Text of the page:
In today’s society where many devices have GPS chips, it’s a bit of a leap to think back to days when people had to manually calculate longitude and latitude to determine their exact position at sea. Longitude will be the topic of the next major exhibition at the National Maritime Museum, but in the meantime the Royal Observatory has been tasked with bringing a contemporary twist to the theme.
Eight steampunk artists have been asked to take inspiration from the submissions that were made to the board of Longitude — think of it as an 18th century precursor to Dragon’s Den — who judged competition entries into the thorny (and vital) problem of calculating a ship’s distance east or west while at sea. The board presided over some rather outrageous suggestions.
The exhibition starts off slowly inside the classical rooms of Flamsteed house. The building is populated with hats and dresses adorned with working orreries that replicate the orbits of the planets around the sun, and a dress decorated with the constellations in the night sky.
It’s when the artistic licence is taken to extremes that we had the most fun with this exhibition, including using elephants suspended from balloons as monitoring stations — clearly their rumoured ability to never forget would make for excellent observation skills.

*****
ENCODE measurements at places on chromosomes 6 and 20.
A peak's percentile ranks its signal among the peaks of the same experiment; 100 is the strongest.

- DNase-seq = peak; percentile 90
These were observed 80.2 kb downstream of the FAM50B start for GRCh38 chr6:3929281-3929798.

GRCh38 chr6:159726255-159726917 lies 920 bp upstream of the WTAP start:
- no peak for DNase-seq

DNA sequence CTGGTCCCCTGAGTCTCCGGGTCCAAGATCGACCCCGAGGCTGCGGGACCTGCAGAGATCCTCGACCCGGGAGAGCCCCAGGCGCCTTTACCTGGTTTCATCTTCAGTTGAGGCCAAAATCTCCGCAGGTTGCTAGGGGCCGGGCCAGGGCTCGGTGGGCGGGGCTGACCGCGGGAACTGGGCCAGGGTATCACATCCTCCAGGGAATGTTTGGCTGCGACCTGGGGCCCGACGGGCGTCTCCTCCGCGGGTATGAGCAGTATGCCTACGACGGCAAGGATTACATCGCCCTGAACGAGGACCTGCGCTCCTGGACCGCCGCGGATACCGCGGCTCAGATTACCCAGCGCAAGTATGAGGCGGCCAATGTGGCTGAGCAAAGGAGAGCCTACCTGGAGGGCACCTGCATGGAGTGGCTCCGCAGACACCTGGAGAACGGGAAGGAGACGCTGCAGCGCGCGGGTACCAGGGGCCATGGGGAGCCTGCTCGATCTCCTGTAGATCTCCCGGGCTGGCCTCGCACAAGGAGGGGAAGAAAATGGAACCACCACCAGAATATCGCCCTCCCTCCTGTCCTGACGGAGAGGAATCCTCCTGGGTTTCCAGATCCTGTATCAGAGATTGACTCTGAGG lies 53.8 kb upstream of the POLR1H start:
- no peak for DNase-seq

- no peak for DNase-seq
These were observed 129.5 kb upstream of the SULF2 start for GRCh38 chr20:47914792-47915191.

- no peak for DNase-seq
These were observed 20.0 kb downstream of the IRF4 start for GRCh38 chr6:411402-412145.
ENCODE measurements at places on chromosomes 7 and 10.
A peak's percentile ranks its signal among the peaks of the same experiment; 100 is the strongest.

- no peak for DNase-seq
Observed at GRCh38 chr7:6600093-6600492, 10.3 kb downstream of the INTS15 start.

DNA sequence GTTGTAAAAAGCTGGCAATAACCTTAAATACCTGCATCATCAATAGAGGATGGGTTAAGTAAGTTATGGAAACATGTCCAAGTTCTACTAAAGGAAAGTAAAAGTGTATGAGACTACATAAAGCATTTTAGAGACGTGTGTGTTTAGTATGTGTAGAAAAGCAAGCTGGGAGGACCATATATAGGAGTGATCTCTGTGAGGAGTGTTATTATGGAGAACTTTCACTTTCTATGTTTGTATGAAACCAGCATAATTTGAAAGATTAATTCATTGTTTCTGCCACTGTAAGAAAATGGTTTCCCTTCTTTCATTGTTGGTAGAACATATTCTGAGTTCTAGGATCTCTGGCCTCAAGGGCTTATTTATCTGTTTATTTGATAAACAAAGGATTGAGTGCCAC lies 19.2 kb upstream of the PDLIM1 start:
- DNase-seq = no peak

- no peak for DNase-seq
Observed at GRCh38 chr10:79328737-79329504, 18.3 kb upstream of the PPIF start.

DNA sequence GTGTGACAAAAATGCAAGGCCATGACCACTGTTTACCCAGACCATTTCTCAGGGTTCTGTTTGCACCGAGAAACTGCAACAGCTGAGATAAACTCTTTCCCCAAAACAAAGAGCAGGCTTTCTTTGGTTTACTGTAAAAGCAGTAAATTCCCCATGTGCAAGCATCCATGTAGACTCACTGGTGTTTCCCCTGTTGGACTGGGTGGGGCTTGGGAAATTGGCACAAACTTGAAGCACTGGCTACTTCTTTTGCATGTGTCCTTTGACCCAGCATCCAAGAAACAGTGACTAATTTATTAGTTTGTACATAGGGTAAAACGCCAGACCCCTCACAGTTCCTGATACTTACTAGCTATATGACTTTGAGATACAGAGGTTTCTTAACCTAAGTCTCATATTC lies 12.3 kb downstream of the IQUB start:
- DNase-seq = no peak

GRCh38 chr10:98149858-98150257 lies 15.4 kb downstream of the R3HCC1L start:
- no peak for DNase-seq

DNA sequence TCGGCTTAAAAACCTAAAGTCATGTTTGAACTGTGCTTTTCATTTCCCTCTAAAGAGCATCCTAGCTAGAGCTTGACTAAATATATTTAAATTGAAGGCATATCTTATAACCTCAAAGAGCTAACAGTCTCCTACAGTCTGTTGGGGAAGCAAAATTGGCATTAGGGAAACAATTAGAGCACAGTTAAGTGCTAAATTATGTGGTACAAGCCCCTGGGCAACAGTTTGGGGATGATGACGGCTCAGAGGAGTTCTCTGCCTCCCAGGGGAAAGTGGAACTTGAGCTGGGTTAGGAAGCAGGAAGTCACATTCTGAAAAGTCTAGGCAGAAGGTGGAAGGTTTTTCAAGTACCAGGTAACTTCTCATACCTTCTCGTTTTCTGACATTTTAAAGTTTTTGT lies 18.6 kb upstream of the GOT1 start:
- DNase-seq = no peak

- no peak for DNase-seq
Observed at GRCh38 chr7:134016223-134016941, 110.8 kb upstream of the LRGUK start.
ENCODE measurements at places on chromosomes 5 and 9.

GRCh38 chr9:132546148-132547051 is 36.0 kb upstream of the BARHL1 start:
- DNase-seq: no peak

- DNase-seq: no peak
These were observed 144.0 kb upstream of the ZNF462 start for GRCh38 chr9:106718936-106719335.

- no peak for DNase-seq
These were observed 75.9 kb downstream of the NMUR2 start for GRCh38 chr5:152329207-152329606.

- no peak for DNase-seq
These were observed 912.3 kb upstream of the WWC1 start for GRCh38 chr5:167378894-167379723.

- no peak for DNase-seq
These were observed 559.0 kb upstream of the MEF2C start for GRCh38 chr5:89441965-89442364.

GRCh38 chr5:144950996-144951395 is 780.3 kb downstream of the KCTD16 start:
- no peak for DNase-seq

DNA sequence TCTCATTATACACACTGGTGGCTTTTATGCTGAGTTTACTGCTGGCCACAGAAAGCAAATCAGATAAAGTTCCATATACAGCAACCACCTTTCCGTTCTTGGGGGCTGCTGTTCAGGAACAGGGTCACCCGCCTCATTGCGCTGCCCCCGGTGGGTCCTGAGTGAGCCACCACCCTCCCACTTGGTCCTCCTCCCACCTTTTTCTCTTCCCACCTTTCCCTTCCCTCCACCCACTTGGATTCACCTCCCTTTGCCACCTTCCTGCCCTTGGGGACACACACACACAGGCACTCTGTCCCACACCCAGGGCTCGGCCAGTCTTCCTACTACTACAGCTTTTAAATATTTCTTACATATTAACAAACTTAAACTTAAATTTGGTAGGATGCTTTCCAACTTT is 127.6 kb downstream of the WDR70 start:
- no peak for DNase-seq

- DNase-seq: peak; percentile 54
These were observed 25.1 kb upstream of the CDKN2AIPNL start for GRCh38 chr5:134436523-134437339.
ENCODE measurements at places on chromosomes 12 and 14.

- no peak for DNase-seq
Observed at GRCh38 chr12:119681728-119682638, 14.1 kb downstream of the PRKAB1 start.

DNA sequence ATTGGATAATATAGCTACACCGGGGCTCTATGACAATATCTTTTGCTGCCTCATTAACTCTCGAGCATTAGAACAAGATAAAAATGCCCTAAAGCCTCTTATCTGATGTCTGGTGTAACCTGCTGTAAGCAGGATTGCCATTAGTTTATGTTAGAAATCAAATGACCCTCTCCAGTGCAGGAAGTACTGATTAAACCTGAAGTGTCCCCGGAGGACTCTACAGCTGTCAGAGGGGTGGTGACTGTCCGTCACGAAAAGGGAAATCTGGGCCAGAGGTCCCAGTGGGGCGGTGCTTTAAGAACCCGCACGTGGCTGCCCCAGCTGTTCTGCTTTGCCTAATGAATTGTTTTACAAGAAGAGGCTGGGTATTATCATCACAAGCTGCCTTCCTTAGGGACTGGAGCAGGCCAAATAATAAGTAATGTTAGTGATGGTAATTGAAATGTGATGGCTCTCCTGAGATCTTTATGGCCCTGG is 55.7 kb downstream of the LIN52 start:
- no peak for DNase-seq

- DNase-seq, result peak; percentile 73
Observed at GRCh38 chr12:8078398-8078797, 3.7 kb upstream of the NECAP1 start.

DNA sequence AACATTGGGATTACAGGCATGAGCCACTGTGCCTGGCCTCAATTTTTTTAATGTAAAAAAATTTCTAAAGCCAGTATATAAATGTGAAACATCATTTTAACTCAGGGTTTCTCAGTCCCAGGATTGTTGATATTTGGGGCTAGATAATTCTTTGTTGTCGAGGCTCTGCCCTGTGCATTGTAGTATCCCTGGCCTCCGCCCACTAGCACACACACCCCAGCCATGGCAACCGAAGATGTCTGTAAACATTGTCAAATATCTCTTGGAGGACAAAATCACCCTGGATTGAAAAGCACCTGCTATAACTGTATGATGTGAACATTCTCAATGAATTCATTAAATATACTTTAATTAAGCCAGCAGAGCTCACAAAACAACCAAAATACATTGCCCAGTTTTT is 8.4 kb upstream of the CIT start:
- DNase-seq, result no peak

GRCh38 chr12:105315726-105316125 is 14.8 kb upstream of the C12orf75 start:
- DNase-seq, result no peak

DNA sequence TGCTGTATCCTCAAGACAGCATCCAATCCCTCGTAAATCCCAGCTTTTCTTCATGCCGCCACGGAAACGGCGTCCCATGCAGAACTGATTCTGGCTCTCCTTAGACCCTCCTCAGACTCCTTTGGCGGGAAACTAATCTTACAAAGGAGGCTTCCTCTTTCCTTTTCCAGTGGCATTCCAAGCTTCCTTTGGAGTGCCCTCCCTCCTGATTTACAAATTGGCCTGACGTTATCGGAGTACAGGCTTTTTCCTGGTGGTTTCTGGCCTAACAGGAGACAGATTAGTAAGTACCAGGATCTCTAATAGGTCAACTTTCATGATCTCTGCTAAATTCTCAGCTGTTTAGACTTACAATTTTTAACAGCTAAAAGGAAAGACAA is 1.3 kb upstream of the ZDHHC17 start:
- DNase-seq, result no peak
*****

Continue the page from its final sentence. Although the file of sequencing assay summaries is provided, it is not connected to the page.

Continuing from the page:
Our favourite tale revolves around a lost sailor who was cared for by kiwi birds and therefore gained some of their wisdom and magical powers — this even stretches to a diorama of a Kiwi sanctum aboard a ship. They were kept on board because they were said to know their exact position on the seas at any given time — it was expected they would simply dip their bills in ink and write down the co-ordinates!
The more bizarre displays here are the most engaging but unfortunately they are outweighed by those that are more mundane. If more freedom to think radically had been exercised here we feel this could have made for a more enjoyable exhibition.
Longitude Punk’d is on at the Royal Observatory Greenwich until 4 January 2015. Tickets for the observatory are £7 for adults, concessions available, and this includes access to the exhibition. Also still on at the nearby National Maritime Museum is the excellent Turner and the Sea which closes in a week’s time